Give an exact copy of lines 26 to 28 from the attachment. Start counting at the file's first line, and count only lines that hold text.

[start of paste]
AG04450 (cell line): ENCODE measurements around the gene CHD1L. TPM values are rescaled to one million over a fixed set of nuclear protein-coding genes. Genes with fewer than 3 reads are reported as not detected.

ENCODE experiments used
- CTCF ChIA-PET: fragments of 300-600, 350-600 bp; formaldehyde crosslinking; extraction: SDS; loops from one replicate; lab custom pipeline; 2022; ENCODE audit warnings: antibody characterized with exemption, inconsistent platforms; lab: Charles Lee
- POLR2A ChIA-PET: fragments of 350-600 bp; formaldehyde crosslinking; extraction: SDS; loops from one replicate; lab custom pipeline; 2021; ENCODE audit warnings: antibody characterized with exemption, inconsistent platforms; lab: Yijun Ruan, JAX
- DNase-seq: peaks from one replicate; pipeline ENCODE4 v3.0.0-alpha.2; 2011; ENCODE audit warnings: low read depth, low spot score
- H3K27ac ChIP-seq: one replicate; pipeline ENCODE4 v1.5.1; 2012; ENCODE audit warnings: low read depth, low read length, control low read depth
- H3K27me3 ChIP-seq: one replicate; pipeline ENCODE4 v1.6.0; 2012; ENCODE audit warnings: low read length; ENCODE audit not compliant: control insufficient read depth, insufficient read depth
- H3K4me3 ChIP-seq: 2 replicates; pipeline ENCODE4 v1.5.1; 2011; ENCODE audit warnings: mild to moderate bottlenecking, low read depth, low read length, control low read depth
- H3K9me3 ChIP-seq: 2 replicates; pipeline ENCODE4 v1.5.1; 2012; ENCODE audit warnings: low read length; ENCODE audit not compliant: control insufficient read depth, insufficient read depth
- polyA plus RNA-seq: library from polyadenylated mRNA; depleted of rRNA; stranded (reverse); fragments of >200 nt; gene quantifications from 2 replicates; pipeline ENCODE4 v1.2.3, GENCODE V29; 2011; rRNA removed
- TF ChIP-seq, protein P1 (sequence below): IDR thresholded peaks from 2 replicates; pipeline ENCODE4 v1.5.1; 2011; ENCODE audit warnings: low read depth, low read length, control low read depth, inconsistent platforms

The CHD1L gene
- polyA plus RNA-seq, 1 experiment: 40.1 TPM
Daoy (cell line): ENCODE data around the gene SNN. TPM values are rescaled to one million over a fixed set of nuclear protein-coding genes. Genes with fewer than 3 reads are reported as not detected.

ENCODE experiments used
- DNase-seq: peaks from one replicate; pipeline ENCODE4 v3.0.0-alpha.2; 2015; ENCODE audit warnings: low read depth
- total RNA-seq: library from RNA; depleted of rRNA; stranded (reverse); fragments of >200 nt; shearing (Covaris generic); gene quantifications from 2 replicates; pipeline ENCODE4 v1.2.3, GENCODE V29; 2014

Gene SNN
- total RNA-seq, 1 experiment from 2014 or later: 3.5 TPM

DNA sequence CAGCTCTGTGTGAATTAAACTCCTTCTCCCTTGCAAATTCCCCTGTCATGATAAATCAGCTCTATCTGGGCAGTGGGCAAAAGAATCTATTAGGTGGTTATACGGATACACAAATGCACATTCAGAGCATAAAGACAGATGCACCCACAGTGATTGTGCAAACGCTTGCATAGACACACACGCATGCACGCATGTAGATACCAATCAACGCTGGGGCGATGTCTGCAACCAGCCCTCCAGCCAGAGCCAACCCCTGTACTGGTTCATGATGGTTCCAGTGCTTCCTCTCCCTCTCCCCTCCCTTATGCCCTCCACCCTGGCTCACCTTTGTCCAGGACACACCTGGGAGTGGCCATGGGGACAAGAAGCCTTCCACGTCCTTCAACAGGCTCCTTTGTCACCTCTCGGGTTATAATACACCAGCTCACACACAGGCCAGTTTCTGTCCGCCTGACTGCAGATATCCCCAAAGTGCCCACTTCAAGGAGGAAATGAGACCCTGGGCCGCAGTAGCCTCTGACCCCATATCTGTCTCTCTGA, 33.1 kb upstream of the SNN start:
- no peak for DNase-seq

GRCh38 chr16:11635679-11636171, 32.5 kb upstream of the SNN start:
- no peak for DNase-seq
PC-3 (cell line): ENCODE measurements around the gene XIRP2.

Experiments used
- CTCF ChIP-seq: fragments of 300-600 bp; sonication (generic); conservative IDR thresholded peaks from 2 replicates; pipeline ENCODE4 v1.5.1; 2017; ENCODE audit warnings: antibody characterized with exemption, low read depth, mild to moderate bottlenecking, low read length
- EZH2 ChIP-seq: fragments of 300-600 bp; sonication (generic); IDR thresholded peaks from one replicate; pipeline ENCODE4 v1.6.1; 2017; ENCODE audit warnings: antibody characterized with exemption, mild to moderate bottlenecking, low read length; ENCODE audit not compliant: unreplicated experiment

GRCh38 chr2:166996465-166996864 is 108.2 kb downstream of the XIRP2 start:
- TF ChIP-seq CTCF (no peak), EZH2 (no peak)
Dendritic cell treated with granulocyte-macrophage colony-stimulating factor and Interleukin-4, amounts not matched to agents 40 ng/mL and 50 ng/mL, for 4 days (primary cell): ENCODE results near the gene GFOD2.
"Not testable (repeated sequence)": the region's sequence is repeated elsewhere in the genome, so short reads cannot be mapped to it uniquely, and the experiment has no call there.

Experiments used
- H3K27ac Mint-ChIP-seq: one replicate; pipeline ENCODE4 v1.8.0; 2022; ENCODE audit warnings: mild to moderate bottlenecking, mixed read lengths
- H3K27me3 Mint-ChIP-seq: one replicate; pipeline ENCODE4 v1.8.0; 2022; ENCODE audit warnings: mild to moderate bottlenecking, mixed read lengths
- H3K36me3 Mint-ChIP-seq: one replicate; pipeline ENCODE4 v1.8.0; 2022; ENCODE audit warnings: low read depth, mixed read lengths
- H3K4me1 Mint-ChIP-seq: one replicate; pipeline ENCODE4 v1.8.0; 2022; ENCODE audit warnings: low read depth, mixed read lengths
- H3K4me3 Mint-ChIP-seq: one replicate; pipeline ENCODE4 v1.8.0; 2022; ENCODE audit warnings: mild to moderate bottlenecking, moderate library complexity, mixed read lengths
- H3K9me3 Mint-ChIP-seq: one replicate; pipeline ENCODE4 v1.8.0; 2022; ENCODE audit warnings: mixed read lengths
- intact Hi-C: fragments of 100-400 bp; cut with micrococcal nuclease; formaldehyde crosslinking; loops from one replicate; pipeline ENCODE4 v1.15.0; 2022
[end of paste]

- CTCF ChIP-seq: fragments of 300-600 bp; sonication (generic); conservative IDR thresholded peaks from 2 replicates; pipeline ENCODE4 v1.5.1; 2017; ENCODE audit warnings: antibody characterized with exemption, low read depth, mild to moderate bottlenecking, low read length
- EZH2 ChIP-seq: fragments of 300-600 bp; sonication (generic); IDR thresholded peaks from one replicate; pipeline ENCODE4 v1.6.1; 2017; ENCODE audit warnings: antibody characterized with exemption, mild to moderate bottlenecking, low read length; ENCODE audit not compliant: unreplicated experiment

GRCh38 chr2:166996465-166996864 is 108.2 kb downstream of the XIRP2 start: